When offered remote counseling, patients were far more likely to be tested...and to have their potentially-risky variants identified.
As genetic testing creeps from medical luxury to standard-of-care practice, there are bound to be gaps. Major medical centers and academic institutions might have the staff to both test and educate patients about the insights—like indications of elevated cancer risk—that can be found within their genetic code. Many community-based medical centers, however, often don’t have that ability.
Telehealth affords them an opportunity to expand use of the important practice. A new study from University of Pennsylvania researchers found that, when offered the ability to receive counseling via remote phone or video chat, vastly more patients were willing to be tested.
The randomized control trial, led by Angela R. Bradbury, MD, split 115 genetic testing candidates into 2 groups: A cohort that was offered a remote counseling session and a control group that was just offered information on the benefits of the testing and the opportunity to travel to their provider to receive counseling.
More than 75% of the patients who were offered video or phone counseling accepted, and 55% chose to go ahead with testing. From that group, the team was able to identify 4 people carrying genetic indicators of cancer, which could help influence future screening and preventative care.
In the usual care group, on the other hand, only 17% of the patients were tested, and no carriers were identified. Somewhat surprisingly, only 2 of the 36 patients opted to complete standard genetic counseling—but a few more underwent testing without it.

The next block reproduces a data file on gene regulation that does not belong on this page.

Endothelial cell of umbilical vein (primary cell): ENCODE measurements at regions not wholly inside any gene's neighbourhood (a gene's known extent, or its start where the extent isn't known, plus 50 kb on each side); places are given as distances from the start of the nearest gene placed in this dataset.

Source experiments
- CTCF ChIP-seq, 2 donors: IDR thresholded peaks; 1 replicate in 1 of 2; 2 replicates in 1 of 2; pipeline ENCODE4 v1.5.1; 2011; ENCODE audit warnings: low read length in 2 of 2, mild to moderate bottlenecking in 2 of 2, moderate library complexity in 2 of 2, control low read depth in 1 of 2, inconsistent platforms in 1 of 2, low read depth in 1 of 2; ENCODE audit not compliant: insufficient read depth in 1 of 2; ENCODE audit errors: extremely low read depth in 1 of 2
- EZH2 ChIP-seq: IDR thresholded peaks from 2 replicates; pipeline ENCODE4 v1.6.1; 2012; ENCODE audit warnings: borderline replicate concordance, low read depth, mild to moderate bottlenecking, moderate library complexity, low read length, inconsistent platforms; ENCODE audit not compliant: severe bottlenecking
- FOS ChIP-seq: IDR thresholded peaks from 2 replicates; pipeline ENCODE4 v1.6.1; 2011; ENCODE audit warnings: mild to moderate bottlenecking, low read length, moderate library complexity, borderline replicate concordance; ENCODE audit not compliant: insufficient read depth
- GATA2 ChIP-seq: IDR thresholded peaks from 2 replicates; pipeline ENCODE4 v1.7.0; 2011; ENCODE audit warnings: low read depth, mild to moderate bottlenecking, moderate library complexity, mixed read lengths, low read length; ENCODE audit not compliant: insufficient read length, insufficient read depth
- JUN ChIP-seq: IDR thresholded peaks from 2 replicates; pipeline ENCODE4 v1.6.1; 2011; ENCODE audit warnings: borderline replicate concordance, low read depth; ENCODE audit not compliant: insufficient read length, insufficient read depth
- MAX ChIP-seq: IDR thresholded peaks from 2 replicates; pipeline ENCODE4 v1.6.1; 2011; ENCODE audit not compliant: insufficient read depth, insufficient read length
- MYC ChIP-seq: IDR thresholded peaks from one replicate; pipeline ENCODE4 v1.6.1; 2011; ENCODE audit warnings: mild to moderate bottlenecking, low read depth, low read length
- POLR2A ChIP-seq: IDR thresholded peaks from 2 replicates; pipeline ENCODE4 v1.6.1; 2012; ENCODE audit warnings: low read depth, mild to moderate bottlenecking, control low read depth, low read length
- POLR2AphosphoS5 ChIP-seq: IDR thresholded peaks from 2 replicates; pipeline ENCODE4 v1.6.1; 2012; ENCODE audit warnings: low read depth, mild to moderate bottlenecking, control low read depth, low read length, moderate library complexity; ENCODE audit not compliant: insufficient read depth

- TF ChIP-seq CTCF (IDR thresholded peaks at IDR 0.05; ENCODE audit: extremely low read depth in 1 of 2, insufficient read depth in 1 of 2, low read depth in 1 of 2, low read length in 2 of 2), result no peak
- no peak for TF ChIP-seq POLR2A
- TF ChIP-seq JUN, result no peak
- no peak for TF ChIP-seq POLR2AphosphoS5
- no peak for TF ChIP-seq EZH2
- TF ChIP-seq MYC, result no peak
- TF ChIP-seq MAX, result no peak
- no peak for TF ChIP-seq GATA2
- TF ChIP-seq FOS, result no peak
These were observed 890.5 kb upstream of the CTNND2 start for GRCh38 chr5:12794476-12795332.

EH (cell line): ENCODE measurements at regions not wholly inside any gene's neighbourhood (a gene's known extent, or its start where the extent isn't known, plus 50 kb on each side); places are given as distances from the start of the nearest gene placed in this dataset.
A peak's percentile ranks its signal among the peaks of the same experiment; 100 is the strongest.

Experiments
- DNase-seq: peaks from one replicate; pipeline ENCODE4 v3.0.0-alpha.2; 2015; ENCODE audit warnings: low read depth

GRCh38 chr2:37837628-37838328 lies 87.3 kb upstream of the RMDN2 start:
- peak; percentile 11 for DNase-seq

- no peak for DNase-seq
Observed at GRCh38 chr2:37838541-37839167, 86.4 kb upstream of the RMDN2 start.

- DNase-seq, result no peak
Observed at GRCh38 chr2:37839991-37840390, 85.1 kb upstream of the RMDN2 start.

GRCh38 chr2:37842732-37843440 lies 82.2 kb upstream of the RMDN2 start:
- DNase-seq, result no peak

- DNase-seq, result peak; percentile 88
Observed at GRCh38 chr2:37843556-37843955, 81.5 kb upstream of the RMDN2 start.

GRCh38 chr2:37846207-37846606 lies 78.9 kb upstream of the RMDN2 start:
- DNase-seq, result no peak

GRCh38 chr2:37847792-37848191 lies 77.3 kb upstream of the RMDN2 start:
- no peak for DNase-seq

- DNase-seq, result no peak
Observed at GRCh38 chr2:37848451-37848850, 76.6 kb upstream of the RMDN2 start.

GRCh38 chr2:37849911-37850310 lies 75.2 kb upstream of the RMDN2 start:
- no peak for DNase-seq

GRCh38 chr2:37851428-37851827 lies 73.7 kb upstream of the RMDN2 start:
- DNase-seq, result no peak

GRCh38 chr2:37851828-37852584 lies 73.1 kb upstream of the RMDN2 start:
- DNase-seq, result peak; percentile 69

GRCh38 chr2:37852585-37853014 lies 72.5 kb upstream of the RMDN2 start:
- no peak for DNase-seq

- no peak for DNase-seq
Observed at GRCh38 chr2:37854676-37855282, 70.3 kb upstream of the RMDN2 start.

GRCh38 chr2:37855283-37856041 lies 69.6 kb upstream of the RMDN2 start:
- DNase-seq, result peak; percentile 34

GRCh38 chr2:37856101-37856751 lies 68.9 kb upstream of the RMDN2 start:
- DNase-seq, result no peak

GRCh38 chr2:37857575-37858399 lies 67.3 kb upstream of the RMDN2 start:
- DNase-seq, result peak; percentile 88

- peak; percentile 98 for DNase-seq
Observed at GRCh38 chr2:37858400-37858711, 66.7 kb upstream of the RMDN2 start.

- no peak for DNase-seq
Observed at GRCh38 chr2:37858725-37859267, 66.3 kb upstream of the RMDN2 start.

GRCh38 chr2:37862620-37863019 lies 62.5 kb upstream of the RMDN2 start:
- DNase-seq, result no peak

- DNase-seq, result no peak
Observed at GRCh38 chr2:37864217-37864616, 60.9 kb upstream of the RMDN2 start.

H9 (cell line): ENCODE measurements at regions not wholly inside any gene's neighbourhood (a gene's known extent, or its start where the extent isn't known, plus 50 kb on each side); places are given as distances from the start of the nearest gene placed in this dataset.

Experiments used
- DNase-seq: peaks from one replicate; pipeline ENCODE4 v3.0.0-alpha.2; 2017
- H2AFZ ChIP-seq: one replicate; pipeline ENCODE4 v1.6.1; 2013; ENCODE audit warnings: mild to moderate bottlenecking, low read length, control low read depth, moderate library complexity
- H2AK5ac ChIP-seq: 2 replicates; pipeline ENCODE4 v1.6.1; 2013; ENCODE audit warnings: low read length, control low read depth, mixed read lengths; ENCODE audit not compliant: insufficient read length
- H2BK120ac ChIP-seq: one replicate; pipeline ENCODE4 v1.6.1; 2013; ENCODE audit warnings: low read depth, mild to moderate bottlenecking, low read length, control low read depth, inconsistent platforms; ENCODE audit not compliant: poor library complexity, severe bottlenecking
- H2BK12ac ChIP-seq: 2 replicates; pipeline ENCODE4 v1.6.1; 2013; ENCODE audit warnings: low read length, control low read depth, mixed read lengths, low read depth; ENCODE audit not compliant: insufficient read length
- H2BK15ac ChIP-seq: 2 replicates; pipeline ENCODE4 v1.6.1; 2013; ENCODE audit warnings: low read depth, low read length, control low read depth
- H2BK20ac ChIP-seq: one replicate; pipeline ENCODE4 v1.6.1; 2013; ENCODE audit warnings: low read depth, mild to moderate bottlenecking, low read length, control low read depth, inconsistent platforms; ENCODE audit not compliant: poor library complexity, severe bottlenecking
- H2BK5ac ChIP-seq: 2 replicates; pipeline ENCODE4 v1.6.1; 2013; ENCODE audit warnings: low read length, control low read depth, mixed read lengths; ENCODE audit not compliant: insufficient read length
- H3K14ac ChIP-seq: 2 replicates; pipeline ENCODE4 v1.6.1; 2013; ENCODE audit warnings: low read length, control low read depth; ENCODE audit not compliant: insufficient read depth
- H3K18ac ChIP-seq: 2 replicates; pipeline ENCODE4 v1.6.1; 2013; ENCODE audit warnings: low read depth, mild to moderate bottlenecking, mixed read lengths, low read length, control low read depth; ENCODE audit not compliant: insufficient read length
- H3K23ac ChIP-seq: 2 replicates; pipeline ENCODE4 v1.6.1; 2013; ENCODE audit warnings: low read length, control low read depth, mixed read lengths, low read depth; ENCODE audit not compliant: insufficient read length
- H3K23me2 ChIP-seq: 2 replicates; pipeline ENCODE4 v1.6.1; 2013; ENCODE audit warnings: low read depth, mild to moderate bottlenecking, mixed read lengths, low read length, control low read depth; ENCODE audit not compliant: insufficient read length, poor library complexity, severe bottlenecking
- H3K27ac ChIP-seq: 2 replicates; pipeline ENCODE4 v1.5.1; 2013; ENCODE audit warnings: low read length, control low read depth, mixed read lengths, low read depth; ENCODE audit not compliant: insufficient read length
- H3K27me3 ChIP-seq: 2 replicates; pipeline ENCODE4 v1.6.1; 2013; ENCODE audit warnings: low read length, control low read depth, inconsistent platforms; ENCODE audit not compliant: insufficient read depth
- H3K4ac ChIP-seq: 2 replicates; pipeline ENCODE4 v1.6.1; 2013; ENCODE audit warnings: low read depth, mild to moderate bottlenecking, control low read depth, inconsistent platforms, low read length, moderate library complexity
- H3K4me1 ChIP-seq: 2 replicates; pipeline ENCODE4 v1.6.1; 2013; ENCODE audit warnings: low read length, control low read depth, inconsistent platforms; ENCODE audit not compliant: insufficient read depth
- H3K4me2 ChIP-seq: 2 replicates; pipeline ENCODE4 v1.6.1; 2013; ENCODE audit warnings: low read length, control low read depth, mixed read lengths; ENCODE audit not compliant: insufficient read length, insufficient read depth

"The data confirm that some people in community practices are getting testing without going through counseling first, and previous studies have shown that patients have lower levels of knowledge and lower satisfaction when that happens," Bradbury said.
Education is important when it comes to genetic testing, because patients often don’t have perspective on the gravity of a genetic indicator: Possessing a certain mutation doesn’t mean that a patient will inevitable get cancer, it means they have something in common with a lot of people who have. Overreaction due to lack of perspective can cause unnecessary emotional distress; conversely, it can lead patients to ignore a potentially important risk.
Even though more than half of the patients who received the remote counseling went ahead with testing, Bradbury thinks that number should be higher. “It shows we still have work to do to help equip patients with this information, which can be life-saving in some cases."
Still, she believes, the numbers in her study speak for themselves.
"The data definitively show the impact of remote genetic services,” she said. “It's clear from this study that this telemedicine approach improves on what community practices can do on their own.”
Bradbury will present the findings this week at the American Society of Clinical Oncology conference in Chicago, Illinois.